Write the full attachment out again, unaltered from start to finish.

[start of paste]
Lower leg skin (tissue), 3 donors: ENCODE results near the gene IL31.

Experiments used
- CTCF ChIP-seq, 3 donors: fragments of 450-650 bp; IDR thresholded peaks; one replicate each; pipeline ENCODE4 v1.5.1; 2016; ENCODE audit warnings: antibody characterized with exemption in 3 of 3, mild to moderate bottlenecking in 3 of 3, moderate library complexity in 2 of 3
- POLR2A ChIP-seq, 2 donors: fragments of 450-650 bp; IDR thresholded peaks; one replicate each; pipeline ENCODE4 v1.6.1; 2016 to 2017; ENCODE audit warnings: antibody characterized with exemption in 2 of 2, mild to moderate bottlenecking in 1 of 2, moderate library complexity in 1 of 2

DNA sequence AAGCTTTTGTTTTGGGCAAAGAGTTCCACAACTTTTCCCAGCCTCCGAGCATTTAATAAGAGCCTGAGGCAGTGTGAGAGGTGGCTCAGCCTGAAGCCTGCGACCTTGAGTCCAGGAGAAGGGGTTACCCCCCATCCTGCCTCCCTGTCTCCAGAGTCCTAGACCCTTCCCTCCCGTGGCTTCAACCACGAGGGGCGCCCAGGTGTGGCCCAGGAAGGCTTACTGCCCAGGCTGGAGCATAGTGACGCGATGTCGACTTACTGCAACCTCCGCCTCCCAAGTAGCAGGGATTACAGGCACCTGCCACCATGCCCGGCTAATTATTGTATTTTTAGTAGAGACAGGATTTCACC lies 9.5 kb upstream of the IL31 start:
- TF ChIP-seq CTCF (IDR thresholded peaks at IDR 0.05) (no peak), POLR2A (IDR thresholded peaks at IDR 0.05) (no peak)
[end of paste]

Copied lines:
Lower leg skin (tissue), 3 donors: ENCODE results near the gene IL31.

Experiments used
- CTCF ChIP-seq, 3 donors: fragments of 450-650 bp; IDR thresholded peaks; one replicate each; pipeline ENCODE4 v1.5.1; 2016; ENCODE audit warnings: antibody characterized with exemption in 3 of 3, mild to moderate bottlenecking in 3 of 3, moderate library complexity in 2 of 3
- POLR2A ChIP-seq, 2 donors: fragments of 450-650 bp; IDR thresholded peaks; one replicate each; pipeline ENCODE4 v1.6.1; 2016 to 2017; ENCODE audit warnings: antibody characterized with exemption in 2 of 2, mild to moderate bottlenecking in 1 of 2, moderate library complexity in 1 of 2

DNA sequence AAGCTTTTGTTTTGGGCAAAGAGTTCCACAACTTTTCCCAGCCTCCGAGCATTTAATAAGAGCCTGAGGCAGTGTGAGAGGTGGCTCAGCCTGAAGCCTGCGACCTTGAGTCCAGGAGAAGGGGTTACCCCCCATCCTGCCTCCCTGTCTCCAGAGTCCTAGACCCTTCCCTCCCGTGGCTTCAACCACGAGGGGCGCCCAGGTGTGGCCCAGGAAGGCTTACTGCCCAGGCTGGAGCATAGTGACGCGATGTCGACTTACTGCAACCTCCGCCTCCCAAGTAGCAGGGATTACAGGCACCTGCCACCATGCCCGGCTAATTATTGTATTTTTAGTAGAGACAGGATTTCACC lies 9.5 kb upstream of the IL31 start:
- TF ChIP-seq CTCF (IDR thresholded peaks at IDR 0.05) (no peak), POLR2A (IDR thresholded peaks at IDR 0.05) (no peak)